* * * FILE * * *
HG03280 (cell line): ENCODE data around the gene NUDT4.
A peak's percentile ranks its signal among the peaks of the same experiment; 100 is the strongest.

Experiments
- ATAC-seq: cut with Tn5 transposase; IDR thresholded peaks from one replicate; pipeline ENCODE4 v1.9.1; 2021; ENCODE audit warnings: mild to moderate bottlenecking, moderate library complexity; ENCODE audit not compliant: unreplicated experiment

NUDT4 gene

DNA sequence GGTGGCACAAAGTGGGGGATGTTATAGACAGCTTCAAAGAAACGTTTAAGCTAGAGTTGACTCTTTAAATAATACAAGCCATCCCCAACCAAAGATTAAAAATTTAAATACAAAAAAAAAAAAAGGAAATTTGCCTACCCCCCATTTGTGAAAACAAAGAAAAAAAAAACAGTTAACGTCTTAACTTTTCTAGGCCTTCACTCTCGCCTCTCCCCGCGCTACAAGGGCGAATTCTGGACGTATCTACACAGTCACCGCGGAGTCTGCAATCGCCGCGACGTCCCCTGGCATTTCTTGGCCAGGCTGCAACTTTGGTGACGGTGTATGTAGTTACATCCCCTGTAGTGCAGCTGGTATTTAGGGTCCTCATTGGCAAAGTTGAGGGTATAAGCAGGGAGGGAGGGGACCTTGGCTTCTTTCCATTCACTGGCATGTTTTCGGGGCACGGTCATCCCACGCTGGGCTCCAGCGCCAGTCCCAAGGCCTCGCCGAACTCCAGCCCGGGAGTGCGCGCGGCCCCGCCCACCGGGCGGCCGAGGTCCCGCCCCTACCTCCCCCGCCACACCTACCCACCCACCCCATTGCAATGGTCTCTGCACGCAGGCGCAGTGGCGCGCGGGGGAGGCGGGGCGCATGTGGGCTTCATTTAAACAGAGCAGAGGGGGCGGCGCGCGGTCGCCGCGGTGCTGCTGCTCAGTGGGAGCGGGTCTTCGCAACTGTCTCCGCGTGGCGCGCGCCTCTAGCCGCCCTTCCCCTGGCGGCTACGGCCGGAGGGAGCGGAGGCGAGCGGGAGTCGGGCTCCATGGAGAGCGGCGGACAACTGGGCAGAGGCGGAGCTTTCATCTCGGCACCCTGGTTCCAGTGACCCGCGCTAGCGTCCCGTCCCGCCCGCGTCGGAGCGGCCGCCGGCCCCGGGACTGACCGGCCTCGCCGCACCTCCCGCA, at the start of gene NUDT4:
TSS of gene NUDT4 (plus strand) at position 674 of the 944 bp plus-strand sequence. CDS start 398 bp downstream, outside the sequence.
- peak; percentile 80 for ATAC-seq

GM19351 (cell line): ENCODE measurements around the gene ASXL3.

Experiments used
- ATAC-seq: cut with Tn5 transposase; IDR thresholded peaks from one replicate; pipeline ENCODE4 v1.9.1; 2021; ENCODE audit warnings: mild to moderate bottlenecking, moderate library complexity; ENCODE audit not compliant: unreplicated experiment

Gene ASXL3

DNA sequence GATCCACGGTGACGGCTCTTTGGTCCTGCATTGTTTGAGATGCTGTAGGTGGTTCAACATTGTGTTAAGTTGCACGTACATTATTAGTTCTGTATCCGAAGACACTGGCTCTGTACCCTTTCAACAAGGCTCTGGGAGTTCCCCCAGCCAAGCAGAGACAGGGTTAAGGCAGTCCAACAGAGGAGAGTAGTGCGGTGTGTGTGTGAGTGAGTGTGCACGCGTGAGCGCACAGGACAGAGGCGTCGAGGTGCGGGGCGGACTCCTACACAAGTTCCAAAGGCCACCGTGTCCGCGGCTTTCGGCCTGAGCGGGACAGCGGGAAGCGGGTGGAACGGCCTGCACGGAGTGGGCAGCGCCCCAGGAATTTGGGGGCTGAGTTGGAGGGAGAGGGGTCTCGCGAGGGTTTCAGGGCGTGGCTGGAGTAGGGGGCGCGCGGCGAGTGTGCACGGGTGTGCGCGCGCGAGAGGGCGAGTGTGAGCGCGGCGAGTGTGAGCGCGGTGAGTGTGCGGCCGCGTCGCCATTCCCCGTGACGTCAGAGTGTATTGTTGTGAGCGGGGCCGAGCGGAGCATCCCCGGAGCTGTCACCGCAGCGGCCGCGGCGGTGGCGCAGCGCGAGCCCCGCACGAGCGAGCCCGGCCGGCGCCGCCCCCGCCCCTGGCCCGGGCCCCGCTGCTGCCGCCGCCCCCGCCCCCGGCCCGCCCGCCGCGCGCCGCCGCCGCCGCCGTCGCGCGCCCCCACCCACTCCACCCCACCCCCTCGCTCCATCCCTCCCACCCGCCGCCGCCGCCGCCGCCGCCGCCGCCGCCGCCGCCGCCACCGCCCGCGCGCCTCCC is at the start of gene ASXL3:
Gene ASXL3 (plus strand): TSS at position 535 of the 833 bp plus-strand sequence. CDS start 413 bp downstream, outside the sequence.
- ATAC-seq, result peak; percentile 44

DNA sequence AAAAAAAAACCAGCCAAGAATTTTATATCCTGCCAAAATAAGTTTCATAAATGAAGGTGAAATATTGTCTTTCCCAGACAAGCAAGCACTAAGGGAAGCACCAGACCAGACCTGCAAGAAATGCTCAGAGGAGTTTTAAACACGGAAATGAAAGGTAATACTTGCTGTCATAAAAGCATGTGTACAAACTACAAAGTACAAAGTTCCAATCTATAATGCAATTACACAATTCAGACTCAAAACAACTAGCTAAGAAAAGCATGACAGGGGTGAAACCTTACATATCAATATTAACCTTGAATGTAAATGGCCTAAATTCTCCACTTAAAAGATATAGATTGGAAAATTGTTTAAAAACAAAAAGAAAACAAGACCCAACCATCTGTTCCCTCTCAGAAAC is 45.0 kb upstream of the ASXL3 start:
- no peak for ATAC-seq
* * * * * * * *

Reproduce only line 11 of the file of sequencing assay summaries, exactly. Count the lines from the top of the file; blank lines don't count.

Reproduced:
- ATAC-seq: cut with Tn5 transposase; IDR thresholded peaks from one replicate; pipeline ENCODE4 v1.9.1; 2021; ENCODE audit warnings: mild to moderate bottlenecking, moderate library complexity; ENCODE audit not compliant: unreplicated experiment